It contains 133 pages of evidence, including bank account extracts, indicating that $31 million of the stolen money was moved using five Cyprus-based banks - Alpha Bank, Cyprus Popular Bank, FBME Bank, Privatbank International and Komercbanka.
It also shows that Dmitry Klyuev, a convicted Russian fraudster at the centre of the scam, owns a Cypriot-based firm called Fungamico, has an account at the Bank of Cyprus and holidayed in Cyprus with top suspects in the case.
Other parts of the stolen funds were moved via Latvia and Switzerland using shell companies with Cypriot links.
One of them was Nomirex Trading, registered in the UK in the name of Lana Zamba, a yoga teacher in Cyprus, and owned by the Cypriot firm Voilent Trading.
Another one was Arivust, based in Cyprus and owned by Vladen Stepanov, the ex-husband of a Russian tax official, Olga Stepanova, who authorised the bulk of the $231 million payment from the Russian treasury to Kluyev's bank.
For his part, the Cypriot attorney general did not open a money laundering case until six months after he got the information and now appears keen for it go away.
Mokas told EUobserver by email in December that there is "an open investigation on this matter." It later held an interview in Nicosia with one of Hermitage's lawyers.
But when Finnish broadcaster Yle spoke to Mokas chief Eva Rossidou-Papakyriakou in March, she said: "We haven't opened a case. We will co-operate with some other countries, but we cannot say."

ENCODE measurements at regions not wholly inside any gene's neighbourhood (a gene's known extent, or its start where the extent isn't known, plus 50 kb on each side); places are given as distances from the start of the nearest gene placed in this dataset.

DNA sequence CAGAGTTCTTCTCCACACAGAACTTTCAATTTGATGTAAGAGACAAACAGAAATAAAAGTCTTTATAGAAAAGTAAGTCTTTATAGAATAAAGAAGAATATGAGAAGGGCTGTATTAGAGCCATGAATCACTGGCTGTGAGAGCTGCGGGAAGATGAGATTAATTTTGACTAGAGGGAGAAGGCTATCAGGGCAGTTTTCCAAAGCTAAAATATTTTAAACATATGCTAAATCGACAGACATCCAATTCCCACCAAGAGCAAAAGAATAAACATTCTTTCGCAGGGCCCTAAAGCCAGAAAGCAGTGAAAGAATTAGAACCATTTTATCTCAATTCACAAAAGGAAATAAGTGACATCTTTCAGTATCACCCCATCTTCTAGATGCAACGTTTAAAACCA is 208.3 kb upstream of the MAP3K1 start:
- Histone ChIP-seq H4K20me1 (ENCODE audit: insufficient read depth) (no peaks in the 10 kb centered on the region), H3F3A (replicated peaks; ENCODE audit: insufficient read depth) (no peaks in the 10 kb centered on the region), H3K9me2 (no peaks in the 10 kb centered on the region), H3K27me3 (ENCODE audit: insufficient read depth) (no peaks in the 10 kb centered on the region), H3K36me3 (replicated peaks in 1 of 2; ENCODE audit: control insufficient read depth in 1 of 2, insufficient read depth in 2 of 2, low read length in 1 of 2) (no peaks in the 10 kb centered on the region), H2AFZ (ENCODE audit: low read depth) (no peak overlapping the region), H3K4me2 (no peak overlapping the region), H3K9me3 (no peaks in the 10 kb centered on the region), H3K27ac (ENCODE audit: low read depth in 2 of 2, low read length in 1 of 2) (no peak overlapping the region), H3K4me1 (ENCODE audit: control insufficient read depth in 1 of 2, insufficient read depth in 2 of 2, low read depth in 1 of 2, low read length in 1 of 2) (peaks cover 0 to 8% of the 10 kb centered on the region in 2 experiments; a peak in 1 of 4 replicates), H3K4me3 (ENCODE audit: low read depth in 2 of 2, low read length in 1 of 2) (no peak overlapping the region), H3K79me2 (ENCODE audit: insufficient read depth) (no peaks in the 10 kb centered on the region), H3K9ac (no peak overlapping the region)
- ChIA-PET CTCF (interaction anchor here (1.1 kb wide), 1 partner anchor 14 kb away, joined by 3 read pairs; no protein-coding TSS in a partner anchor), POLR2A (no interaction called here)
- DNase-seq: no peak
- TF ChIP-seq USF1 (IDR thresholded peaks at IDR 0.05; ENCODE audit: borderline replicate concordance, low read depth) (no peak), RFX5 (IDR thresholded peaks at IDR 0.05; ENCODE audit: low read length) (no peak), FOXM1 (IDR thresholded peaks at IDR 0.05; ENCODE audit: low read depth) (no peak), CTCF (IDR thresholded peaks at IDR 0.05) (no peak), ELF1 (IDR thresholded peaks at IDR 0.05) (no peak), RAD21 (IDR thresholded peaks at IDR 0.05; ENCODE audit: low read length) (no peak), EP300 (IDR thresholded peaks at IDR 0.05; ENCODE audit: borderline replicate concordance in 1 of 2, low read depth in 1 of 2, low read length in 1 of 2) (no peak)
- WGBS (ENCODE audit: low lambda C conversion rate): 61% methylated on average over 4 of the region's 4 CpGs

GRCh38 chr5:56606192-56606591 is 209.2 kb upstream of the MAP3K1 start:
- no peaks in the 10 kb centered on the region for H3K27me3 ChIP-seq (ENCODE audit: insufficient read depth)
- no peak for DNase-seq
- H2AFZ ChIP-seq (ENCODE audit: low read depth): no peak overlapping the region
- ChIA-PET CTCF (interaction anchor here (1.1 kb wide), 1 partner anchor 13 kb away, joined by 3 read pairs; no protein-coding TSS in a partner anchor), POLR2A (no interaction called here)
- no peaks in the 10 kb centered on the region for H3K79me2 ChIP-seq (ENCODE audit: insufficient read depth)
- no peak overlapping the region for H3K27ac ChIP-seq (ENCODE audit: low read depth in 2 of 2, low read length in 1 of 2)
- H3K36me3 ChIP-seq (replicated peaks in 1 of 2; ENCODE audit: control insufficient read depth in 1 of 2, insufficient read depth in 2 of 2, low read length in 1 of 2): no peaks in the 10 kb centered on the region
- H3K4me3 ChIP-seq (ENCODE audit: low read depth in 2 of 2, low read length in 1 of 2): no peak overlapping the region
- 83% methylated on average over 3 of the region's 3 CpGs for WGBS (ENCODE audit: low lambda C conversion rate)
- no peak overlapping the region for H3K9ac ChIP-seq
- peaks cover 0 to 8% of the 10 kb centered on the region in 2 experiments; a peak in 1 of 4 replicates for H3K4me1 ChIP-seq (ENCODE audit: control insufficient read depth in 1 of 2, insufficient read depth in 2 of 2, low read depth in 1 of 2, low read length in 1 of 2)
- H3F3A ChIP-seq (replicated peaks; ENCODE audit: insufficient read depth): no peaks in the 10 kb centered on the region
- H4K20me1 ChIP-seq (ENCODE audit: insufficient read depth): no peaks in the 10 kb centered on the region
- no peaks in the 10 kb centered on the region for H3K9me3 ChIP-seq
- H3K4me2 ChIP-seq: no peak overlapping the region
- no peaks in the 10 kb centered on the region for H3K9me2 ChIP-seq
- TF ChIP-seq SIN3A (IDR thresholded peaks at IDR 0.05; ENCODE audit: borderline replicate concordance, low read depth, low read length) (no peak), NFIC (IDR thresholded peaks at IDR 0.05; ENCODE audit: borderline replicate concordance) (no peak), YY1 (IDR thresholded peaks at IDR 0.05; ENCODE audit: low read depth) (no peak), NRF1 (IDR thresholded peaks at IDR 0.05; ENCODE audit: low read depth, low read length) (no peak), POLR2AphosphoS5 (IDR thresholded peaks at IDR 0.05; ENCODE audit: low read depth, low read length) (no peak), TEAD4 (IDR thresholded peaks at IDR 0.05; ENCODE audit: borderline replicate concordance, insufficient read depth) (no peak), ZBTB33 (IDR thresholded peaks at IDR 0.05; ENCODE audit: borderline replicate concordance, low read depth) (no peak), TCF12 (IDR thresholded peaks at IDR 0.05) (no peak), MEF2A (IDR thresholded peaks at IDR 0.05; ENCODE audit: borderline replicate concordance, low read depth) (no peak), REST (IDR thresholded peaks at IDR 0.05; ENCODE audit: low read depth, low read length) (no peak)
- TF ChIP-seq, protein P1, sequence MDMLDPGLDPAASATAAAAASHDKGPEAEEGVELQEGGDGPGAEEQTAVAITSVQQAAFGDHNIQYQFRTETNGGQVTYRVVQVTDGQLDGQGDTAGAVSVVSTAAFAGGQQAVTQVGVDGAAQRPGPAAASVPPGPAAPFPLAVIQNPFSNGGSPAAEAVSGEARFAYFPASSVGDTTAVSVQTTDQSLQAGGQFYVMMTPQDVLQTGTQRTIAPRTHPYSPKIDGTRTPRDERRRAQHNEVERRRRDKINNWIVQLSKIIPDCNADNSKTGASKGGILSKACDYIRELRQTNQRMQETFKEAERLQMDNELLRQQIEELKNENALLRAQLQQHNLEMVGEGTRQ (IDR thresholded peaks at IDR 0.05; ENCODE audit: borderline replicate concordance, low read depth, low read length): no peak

Asked by EUobserver to clarify if there is a case or not, Mokas replied: "We do not wish to comment further."
When eurozone finance ministers agreed the Cyprus bailout on 25 March, they said they are "reassured" by the Monyeval audit, which they billed as "an independent evaluation of the implementation of the anti-money laundering framework in Cypriot financial institutions."
But whether Mokas - in Moneyval's words, a "key player" in the framework - really is "professional and timely … adequate," is not even up for scrutiny.
"Mokas will not be involved since the evaluation will focus only on the application of the CDD measures by banks. The supervisory authority for these issues is the central bank," Rossidou-Papakyriakou's office told this website.
Whether the private audit firm will look at deposits in any of the Magnitsky-linked banks remains to be seen.
Or perhaps not.
When asked by EUobserver if the EU-sponsored report will be made public, Moneyval, the Cypriot finance ministry, the European Commission and the International Monetary Fund declined to say.